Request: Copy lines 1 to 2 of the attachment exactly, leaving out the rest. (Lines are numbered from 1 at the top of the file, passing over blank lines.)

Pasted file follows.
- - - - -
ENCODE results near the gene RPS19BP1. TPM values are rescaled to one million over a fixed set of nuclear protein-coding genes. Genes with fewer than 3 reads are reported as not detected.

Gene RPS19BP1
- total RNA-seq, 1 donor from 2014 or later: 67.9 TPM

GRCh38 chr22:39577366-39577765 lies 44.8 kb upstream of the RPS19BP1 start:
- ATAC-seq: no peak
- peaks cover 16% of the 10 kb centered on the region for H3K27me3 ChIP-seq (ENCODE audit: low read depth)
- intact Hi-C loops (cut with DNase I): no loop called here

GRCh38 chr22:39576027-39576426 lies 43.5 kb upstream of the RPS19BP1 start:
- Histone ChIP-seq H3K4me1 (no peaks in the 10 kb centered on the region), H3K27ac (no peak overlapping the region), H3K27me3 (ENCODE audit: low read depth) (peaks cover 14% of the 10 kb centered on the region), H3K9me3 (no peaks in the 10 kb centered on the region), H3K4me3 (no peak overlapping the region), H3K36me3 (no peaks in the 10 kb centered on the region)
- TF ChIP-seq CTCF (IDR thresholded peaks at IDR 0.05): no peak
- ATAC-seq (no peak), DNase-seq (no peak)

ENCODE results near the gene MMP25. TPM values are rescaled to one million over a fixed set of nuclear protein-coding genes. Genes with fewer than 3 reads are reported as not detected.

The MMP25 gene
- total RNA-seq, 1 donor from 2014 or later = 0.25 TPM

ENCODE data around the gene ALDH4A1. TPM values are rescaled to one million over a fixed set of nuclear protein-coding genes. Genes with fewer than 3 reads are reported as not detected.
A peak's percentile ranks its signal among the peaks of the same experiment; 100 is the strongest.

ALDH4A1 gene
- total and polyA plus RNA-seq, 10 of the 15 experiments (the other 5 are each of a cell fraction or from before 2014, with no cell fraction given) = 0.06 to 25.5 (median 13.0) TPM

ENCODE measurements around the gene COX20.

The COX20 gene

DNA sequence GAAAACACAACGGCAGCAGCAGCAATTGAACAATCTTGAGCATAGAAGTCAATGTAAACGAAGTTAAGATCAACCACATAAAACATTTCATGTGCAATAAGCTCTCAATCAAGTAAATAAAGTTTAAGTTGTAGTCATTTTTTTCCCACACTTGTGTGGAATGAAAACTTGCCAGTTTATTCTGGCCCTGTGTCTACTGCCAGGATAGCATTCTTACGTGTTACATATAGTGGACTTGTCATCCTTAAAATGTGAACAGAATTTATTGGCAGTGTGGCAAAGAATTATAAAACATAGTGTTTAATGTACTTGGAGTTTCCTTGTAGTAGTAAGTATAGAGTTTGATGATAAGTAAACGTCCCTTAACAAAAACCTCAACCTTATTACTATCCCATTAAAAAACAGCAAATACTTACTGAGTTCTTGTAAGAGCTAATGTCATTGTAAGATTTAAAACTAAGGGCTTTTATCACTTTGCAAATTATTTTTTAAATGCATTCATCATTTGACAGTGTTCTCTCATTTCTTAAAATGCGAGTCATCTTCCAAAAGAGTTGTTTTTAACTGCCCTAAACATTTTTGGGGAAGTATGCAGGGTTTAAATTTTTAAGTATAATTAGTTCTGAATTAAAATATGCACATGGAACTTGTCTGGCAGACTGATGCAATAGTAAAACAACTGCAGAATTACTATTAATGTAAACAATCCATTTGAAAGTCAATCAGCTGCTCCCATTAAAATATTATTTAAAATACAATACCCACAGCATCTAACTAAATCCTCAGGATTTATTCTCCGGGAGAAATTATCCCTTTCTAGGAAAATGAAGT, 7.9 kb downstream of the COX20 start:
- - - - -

ENCODE results near the gene RPS19BP1. TPM values are rescaled to one million over a fixed set of nuclear protein-coding genes. Genes with fewer than 3 reads are reported as not detected.

Gene RPS19BP1